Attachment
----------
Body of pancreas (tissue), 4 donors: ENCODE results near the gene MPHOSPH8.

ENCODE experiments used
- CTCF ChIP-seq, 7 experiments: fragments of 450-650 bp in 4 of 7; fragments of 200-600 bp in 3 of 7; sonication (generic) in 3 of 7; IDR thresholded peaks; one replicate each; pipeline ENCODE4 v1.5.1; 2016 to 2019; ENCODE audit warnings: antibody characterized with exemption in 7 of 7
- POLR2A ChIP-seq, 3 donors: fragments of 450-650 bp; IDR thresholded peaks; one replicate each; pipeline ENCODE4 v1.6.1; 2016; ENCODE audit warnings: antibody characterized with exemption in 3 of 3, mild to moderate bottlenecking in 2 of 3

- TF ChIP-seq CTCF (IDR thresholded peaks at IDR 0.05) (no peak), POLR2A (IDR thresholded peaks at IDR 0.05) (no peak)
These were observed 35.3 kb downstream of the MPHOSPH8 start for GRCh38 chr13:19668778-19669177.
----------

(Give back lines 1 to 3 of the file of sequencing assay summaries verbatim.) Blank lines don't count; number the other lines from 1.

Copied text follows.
Body of pancreas (tissue), 4 donors: ENCODE results near the gene MPHOSPH8.

ENCODE experiments used
- CTCF ChIP-seq, 7 experiments: fragments of 450-650 bp in 4 of 7; fragments of 200-600 bp in 3 of 7; sonication (generic) in 3 of 7; IDR thresholded peaks; one replicate each; pipeline ENCODE4 v1.5.1; 2016 to 2019; ENCODE audit warnings: antibody characterized with exemption in 7 of 7